Douglas Northcott

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Douglas Geoffrey Northcott, FRS (31 December 1916, London – 8 April 2005)[1][2] was a British mathematician who worked on ideal theory.

He was educated at Christ's Hospital and St John's College, Cambridge. He started research under the supervision of G.H. Hardy but his work was interrupted by service in World War II after which he turned to algebra under the influence of Emil Artin, whom he had met while visiting Princeton University.

He became a Research Fellow of St John's College in 1948, then moved to the Town Trust Chair of Pure Mathematics at Sheffield University in 1952. He was awarded the London Mathematical Society Junior Berwick Prize in 1953 and served as LMS Vice-President during 1968-69. He was elected Fellow of the Royal Society in 1961.


  • Northcott, D. G. Multilinear algebra. Cambridge University Press, Cambridge, 1984. ISBN 0-521-26269-0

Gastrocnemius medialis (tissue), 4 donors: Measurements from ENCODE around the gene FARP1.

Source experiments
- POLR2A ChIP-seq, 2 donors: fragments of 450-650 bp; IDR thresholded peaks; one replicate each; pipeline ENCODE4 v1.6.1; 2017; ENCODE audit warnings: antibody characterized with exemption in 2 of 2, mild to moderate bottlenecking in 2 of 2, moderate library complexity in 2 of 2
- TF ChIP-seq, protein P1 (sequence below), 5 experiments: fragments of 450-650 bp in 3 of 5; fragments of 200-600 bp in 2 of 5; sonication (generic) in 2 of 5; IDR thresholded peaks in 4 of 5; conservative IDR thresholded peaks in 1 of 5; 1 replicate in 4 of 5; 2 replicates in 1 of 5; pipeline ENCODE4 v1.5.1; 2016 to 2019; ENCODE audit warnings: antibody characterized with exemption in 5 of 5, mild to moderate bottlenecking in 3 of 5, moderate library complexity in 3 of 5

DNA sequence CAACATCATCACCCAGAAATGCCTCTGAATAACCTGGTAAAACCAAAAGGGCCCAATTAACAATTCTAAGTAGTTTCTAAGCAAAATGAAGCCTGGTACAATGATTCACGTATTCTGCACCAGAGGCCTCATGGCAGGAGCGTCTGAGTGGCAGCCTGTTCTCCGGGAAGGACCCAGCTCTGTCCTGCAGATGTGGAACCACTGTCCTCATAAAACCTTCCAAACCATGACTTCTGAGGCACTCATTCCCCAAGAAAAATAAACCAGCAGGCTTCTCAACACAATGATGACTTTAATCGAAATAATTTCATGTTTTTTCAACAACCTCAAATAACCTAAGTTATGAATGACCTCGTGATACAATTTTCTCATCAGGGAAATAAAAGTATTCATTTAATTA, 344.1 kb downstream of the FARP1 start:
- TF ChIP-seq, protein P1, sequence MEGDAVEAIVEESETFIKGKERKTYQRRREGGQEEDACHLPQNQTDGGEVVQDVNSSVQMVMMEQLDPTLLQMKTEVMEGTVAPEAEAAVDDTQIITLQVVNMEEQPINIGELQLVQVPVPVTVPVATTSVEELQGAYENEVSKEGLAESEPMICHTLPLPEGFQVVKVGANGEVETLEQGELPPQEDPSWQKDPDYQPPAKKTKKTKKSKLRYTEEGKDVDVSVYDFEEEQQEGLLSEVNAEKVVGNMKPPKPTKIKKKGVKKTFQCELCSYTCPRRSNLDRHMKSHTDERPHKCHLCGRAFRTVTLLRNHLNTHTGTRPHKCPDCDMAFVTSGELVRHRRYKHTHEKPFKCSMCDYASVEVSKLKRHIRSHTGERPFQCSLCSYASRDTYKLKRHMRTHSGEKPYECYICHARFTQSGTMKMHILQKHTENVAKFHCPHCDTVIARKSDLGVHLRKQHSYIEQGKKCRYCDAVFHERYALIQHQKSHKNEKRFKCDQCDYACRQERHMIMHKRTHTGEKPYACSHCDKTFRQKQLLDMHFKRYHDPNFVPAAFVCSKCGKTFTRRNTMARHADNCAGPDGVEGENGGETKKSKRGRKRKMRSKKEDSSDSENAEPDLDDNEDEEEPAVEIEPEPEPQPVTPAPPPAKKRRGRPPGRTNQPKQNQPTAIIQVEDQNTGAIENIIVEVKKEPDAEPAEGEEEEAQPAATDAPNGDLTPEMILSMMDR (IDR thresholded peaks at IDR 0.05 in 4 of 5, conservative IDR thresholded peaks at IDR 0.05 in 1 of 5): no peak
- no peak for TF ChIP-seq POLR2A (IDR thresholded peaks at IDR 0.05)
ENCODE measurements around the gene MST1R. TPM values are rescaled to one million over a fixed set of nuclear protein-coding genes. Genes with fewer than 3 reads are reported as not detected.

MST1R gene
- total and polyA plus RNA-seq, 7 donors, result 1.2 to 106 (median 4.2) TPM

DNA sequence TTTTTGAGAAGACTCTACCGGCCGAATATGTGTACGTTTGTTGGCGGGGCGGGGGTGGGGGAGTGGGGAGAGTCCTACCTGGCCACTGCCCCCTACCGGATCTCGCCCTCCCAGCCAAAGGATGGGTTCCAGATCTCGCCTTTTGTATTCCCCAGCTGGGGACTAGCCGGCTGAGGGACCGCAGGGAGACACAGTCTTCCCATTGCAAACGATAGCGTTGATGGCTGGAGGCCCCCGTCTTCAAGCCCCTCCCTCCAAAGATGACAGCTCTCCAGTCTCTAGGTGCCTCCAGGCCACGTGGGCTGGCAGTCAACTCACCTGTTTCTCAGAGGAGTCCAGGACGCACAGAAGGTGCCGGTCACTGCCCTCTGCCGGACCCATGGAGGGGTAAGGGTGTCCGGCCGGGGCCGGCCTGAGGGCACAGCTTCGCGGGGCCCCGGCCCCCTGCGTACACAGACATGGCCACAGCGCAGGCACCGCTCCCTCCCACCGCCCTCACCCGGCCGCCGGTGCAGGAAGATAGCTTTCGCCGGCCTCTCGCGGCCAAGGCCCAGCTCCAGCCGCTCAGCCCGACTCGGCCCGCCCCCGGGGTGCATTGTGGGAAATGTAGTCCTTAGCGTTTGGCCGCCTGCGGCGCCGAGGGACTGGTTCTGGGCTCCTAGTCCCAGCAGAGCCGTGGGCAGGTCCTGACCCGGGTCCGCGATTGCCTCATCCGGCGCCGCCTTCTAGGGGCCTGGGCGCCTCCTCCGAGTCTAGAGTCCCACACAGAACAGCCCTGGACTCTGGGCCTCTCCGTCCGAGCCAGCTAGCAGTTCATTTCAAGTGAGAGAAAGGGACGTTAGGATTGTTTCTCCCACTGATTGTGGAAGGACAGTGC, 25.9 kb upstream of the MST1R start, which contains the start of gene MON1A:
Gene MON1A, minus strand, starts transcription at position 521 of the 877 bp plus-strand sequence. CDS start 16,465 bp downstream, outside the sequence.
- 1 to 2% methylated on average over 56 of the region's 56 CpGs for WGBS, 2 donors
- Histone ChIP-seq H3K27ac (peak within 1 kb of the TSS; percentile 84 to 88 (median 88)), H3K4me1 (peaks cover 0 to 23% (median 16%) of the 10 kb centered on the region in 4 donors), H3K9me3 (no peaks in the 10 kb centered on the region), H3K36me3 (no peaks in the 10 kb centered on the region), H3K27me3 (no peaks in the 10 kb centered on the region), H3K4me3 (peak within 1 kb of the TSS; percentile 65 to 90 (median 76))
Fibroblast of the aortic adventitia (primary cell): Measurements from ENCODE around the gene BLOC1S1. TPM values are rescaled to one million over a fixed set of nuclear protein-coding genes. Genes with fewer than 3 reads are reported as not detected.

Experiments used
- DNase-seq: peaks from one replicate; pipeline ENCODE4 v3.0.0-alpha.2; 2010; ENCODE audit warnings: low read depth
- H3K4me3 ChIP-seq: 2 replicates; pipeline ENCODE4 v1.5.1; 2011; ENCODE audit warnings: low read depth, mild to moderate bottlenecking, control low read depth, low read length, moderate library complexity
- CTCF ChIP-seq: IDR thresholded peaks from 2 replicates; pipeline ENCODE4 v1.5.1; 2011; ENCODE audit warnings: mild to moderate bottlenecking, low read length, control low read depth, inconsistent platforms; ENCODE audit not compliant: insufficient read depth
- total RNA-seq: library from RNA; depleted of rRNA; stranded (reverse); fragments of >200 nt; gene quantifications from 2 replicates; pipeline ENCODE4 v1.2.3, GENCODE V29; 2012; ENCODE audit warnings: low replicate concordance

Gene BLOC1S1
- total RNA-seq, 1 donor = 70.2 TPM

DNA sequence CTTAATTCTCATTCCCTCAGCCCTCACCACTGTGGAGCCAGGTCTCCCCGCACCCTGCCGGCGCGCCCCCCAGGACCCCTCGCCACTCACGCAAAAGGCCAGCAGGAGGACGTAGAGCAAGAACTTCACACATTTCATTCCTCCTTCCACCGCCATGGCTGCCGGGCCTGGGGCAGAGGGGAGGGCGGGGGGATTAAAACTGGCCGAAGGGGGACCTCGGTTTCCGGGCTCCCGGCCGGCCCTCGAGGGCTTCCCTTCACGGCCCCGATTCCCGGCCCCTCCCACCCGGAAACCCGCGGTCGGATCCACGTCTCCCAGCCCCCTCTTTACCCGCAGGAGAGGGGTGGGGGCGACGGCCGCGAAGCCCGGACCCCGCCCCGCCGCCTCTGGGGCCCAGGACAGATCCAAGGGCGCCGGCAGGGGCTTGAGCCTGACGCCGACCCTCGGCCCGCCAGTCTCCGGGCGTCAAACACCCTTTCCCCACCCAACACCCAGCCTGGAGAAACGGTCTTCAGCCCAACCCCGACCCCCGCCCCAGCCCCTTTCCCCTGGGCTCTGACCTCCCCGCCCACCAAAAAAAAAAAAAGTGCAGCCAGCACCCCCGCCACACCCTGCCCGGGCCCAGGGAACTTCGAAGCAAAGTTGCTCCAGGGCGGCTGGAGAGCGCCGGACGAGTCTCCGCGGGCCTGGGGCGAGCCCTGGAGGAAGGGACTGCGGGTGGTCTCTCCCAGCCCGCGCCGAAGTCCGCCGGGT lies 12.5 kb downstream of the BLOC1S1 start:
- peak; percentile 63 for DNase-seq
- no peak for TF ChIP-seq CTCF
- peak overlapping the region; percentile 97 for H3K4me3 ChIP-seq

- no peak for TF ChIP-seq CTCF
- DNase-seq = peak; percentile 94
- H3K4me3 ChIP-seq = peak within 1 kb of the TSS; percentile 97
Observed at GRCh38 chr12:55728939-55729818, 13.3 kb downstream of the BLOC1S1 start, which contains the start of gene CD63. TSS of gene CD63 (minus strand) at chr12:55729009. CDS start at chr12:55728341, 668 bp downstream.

• Northcott, D. G. A first course of homological algebra. Reprint of 1973 edition. Cambridge University Press, Cambridge-New York, 1980. ISBN 0-521-29976-4
  • Northcott, D. G. Affine sets and affine groups. London Mathematical Society Lecture Note Series, 39. Cambridge University Press, Cambridge-New York, 1980. ISBN 0-521-22909-X
  • Northcott, D. G. Finite free resolutions. Cambridge Tracts in Mathematics, No. 71. Cambridge University Press, Cambridge-New York-Melbourne, 1976.
  • Northcott, D. G. Lessons on rings, modules and multiplicities. Cambridge University Press, London 1968
  • Northcott, D. G. An introduction to homological algebra. Cambridge University Press, New York 1960
  • Northcott, D. G. Ideal theory. Cambridge Tracts in Mathematics and Mathematical Physics, No. 42. Cambridge, at the University Press, 1953.


  1. ^ Rees, D.; Sharp, R. Y. (2007). "Douglas Geoffrey Northcott. 31 December 1916 -- 8 April 2005: Elected FRS 1961". Biographical Memoirs of Fellows of the Royal Society. 53: 247. doi:10.1098/rsbm.2007.0010. 
  2. ^ "Douglas Northcott at the London Mathematical Society (LMS)". Retrieved 2011-07-20.